Like many Western nations, China is facing a demographic challenge as the working age population shrinks. Labour shortages tend to push up wages, potentially encouraging companies to invest in automation.

Innovations such as embedded artificial intelligence and better vision systems, as well as price deflation, are making automation investments the most economically attractive they have ever been. Smart manufacturers producing equipment such as robotics or sensors will be the winners here.

Russia-Ukraine war highlights importance of energy security

The imperative to switch from fossil fuels to green energy in order to limit global warming is well understood. But part of the reason why governments are keen to invest in energy transition technologies is to ensure security of supply. The danger of relying on others for energy has been demonstrated by the impact of Russia’s invasion of Ukraine on natural gas prices.

Countries could be self-sufficient in energy if they rely on wind, solar, wave, or biomass power. This is part of what has prompted the wave of government stimulus directed at renewable energy – such as the US IRA or EU GDIP mentioned above.

Of course, just because governments are seeking to expand renewable energy capacity and attract renewables firms to their countries doesn’t mean that only companies domiciled in those countries will benefit. Many of the companies that will benefit from the push for energy security and investment are global operators.

The supply chain disruptions witnessed as a result of the pandemic have been detrimental for many of the companies operating in the energy transition space. Company earnings and valuations have suffered amid higher raw materials costs and logistical challenges. But those are short-term impacts compared to the long-term structural shift towards renewable energy.

Circular economy keeps goods and materials in use locally

The move towards a more local supply chain also plays into the circular economy theme.

A circular economy delivers what consumers need without accepting that materials will be discarded and pollution created in the process. It challenges the existing “take-make-waste” approach, which consumes finite resources that are used briefly, and then discarded, often directly to landfill. A circular economy designs products and services with efficiency, reusability and recyclability in mind.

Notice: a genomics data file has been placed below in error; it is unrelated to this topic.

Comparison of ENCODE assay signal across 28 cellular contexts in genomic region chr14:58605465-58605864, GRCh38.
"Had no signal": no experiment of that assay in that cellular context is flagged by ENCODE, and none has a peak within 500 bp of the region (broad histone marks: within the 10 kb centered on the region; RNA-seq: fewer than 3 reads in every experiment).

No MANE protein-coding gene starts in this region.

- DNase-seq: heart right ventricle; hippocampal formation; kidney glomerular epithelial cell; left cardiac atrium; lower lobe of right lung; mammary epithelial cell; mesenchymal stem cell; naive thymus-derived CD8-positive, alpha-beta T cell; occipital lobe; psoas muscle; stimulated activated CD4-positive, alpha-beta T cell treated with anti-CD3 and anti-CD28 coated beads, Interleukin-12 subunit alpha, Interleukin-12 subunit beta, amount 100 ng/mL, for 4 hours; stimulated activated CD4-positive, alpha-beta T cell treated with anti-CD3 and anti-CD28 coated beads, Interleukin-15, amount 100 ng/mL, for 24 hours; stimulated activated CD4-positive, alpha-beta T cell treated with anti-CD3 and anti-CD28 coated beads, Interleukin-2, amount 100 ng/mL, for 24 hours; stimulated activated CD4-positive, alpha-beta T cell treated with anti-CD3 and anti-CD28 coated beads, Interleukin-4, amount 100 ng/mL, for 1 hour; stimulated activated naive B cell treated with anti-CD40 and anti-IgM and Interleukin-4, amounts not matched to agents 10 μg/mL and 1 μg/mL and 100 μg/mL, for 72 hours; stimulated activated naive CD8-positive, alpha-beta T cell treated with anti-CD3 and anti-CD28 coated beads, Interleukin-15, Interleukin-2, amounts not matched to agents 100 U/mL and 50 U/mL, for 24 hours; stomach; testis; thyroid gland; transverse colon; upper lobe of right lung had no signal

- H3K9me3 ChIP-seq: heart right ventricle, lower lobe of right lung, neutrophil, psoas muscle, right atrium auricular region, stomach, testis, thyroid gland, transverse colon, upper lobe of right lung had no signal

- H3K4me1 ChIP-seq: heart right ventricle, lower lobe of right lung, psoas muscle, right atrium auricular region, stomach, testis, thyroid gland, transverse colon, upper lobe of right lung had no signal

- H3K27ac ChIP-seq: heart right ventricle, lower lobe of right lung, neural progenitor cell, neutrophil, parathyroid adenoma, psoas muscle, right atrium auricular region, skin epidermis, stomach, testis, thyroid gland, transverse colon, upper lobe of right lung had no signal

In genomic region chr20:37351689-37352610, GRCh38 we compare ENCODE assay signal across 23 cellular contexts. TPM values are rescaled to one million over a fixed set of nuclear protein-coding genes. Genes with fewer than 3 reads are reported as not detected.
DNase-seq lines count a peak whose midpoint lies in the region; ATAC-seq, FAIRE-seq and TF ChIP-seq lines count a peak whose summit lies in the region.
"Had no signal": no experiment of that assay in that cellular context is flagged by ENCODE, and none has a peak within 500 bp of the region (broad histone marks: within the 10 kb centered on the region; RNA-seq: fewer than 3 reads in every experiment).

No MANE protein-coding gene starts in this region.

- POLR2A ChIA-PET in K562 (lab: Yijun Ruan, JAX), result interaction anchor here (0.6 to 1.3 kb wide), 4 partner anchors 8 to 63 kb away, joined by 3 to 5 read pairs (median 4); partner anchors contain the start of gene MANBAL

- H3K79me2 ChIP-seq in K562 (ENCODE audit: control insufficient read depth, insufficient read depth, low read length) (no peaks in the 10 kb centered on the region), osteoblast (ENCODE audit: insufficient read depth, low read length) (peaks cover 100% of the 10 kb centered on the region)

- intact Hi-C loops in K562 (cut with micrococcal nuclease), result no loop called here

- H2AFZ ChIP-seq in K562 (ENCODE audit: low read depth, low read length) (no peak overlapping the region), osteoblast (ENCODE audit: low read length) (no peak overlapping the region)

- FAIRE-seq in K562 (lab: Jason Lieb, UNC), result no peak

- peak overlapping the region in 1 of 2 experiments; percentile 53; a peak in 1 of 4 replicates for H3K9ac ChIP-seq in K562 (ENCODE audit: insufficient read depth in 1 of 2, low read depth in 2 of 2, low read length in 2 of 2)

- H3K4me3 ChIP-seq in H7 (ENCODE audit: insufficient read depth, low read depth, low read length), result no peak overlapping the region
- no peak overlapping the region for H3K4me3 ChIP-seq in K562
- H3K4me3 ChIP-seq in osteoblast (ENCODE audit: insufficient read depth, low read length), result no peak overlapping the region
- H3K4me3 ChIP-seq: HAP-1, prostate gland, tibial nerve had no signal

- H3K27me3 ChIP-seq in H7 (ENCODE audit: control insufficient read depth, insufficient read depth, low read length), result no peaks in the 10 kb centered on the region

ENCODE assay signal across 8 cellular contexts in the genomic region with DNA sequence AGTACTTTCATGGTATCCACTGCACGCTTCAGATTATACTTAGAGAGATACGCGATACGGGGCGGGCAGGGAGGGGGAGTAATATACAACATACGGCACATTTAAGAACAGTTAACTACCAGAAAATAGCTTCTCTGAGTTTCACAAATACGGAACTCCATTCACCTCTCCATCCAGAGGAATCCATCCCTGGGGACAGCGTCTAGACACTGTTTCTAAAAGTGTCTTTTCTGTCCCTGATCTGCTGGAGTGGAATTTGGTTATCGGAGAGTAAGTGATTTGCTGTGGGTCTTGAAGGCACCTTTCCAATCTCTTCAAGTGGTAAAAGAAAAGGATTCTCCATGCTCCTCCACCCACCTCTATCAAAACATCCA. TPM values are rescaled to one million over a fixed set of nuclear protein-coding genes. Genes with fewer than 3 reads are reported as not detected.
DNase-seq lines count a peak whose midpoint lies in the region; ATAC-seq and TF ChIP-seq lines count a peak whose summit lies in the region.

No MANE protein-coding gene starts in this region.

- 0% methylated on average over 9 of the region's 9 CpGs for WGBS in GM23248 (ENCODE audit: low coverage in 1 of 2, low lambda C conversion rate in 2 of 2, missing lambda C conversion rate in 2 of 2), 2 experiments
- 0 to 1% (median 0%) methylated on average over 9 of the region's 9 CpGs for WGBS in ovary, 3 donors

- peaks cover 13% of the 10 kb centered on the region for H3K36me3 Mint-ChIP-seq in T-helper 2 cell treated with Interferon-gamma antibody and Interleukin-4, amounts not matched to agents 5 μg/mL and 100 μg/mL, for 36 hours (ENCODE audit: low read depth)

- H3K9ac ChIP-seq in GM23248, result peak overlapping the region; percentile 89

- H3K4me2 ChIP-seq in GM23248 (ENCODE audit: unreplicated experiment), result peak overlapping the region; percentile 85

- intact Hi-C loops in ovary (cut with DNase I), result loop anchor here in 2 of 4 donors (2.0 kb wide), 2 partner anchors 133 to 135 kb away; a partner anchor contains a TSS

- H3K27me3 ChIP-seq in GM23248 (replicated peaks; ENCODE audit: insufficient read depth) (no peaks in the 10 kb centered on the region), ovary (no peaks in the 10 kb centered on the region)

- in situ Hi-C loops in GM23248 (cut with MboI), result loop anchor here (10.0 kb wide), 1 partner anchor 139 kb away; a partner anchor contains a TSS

Keeping products and materials in use locally reduces reliance on distant suppliers, enabling simpler logistics and reducing energy consumption.

The views and opinions contained herein are those of Schroders’ investment teams and/or Economics Group, and do not necessarily represent Schroder Investment Management North America Inc.’s house views. These views are subject to change. This information is intended to be for information purposes only and it is not intended as promotional material in any respect.

Savings and investments tech platform Smart receives backing from Chrysalis

Smart Smart, a London, England-based savings and investments technology platform provider, announced on Monday a 228M investment from Chrysalis.

Smart, a London, England-based savings and investments technology platform provider, announced on Monday a 228M investment from Chrysalis.

About Smart

Smart is a global savings and investments technology provider. Its mission is to transform retirement, savings, and financial well-being, across all generations, around the world.

Smart partners with financial institutions (including broker-dealers, RIAs, retirement providers, insurers, asset managers, banks) and financial advisers to deliver retirement savings and income solutions that are digital, customized, and cost-efficient.